President Clinton on Haiti: "Don't Tell Me They Can't Do This!"
- Clinton announces a partnership between the World Economic Forum, the Clinton Global Initiative and the UN to help Haiti
- At its 40th Annual Meeting, the World Economic Forum established a special booth to coordinate private sector investment in Haiti
- Clinton recognized the participation of the former Haitian Prime Minister Michèle Duvivier Pierre-Louis
- For all information about the Annual Meeting, visit www.weforum.org/annualmeeting
In a special session of the 40th World Economic Forum Annual Meeting, William J. Clinton, Founder, William J. Clinton Foundation; President of the United States (1993-2001); and UN Special Envoy to Haiti made a robust call for immediate aid and sustained investment to assist Haiti as it struggles to build a new and prosperous nation out of the rubble of the devastating earthquake of 12 January. In partnership with the Clinton Global Initiative and the United Nations, the World Economic Forum will work to increase private sector involvement in Haiti for the long term. "We are reminded of the common humanity which we all share," said Klaus Schwab, Founder and Executive Chairman, World Economic Forum.
Clinton acknowledged that Haiti faces enormous challenges. The poorest country in the Western Hemisphere even before the quake, Haiti has suffered the loss of some 150,000 lives, with hundreds of thousands more left maimed, homeless and hungry. The country's needs are immediate. "I spent last weekend on toilets and trucks," said Clinton. "I need a hundred trucks yesterday." Food distribution centres, which now number just 15, need to be increased exponentially.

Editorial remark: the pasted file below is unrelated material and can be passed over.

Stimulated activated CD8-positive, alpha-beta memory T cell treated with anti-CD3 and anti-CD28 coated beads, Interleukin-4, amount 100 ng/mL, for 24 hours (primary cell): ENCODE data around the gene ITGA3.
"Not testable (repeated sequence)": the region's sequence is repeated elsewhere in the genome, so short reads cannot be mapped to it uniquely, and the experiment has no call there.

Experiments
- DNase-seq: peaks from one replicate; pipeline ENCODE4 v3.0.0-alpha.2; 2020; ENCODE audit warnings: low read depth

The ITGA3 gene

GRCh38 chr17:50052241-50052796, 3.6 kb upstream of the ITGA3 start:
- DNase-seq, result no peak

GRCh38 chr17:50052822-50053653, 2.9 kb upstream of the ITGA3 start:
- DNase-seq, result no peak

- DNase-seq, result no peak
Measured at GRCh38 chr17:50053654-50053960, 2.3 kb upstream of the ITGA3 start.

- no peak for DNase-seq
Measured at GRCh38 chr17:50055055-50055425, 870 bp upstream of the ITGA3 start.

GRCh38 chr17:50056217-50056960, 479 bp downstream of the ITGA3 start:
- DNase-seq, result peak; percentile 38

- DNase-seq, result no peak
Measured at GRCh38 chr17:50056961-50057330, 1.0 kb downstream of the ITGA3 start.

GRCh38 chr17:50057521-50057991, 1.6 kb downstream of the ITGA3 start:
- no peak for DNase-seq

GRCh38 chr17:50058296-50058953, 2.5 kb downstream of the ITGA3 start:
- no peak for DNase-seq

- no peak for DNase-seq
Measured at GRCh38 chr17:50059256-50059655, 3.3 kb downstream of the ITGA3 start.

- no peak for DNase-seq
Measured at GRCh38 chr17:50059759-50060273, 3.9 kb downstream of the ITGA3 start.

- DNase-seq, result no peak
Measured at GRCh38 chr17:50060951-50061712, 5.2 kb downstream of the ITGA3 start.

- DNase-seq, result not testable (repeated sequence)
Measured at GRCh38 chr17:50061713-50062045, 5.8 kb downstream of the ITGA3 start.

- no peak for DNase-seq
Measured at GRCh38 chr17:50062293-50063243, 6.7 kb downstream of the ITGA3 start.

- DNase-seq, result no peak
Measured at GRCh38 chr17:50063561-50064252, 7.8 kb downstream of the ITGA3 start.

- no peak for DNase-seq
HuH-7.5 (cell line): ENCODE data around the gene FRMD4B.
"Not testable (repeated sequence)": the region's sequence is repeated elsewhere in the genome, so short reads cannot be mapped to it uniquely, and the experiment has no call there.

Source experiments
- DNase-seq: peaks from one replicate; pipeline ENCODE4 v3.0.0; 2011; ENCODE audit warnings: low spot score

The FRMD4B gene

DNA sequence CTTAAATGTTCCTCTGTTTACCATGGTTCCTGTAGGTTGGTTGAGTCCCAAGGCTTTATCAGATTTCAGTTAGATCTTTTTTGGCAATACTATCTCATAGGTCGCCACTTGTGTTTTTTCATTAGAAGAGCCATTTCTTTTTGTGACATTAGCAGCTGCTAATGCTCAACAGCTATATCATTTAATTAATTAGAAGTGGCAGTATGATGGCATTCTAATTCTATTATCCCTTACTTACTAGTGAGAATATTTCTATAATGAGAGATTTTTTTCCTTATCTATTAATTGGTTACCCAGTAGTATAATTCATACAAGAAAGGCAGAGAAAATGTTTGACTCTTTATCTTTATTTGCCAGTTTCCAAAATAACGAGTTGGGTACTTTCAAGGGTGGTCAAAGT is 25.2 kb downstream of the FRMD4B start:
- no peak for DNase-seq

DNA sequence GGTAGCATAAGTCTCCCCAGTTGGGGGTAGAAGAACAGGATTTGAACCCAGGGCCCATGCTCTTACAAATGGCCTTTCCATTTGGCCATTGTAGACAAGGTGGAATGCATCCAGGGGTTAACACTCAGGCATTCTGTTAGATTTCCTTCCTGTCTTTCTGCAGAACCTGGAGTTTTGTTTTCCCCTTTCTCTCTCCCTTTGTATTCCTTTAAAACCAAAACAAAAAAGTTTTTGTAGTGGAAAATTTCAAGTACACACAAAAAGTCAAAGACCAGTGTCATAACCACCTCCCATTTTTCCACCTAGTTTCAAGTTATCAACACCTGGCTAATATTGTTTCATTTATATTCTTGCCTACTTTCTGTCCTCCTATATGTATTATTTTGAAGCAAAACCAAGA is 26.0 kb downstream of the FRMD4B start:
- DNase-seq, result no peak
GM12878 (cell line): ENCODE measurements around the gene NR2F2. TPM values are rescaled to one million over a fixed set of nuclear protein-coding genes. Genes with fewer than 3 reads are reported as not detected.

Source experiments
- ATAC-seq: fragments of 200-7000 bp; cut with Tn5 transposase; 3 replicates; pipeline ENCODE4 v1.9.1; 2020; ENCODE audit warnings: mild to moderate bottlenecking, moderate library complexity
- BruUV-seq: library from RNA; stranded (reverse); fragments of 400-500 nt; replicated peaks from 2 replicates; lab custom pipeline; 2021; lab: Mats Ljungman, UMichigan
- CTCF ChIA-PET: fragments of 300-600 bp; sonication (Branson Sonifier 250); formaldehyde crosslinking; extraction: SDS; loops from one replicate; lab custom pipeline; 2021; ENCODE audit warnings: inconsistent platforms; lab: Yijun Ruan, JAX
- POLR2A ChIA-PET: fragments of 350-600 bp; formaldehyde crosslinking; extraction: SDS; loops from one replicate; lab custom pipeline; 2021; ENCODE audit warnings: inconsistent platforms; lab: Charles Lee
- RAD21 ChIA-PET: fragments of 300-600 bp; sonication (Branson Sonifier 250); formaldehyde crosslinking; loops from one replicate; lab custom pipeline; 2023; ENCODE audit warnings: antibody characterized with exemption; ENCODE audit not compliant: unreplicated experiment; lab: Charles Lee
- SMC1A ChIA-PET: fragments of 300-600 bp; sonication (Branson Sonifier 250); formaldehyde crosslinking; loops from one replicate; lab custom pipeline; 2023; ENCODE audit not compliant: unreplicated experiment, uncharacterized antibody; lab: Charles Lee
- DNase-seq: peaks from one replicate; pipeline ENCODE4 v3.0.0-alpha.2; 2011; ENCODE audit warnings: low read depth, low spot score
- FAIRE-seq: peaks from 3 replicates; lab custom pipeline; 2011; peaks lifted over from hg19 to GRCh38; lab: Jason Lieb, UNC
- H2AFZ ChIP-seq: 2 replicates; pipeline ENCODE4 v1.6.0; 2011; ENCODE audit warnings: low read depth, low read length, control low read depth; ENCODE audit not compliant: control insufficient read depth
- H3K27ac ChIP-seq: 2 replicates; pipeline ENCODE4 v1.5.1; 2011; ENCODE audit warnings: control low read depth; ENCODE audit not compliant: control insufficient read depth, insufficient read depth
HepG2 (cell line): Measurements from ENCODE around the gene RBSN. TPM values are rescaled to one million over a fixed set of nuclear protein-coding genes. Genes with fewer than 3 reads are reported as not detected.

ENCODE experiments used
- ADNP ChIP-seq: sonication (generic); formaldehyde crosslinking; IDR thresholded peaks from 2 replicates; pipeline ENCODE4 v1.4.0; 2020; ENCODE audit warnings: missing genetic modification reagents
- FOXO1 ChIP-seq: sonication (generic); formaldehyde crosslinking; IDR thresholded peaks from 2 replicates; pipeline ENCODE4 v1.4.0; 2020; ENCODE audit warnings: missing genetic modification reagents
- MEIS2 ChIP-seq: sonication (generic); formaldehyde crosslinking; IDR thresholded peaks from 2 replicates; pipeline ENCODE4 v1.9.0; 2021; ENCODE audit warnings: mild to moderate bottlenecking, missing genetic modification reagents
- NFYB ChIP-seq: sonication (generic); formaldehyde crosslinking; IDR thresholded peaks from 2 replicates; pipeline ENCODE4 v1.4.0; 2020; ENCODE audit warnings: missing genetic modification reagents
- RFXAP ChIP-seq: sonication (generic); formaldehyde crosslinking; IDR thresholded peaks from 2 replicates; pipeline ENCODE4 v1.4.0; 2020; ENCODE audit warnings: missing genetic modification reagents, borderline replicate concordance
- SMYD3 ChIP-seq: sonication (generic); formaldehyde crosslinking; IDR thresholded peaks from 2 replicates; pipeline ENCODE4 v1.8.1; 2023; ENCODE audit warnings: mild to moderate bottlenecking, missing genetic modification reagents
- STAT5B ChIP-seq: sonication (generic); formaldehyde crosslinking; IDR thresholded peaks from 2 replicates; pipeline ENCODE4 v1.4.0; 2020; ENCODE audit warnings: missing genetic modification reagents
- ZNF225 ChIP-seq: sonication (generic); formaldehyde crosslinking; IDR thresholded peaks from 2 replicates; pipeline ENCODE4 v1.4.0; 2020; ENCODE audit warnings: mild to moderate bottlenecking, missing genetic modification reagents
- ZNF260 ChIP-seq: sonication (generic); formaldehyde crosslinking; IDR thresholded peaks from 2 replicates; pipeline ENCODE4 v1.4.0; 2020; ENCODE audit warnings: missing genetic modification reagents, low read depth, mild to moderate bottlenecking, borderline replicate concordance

After UN Secretary-General Ban Kimoon named him special envoy to Haiti last May, Clinton set about leveraging the economic might of the Haitian diaspora and drew investors from many sectors to help the Haitians implement their own growth plan, originally drafted by economist Paul Collier. The earthquake is an enormous setback to the progress of the Haitians. "This is horrible for Haiti. They are virtually in shock now," said Clinton. "But I still believe they have the same chance to escape their past and build a better tomorrow."
"I believe a country can rise from the ashes in a very short time," said Clinton, citing Rwanda's scorching growth, and Indonesia's recovery after the tsunami. "Don't tell me they can't do this! This is an opportunity for the Haitian people to build a country that they want to become."
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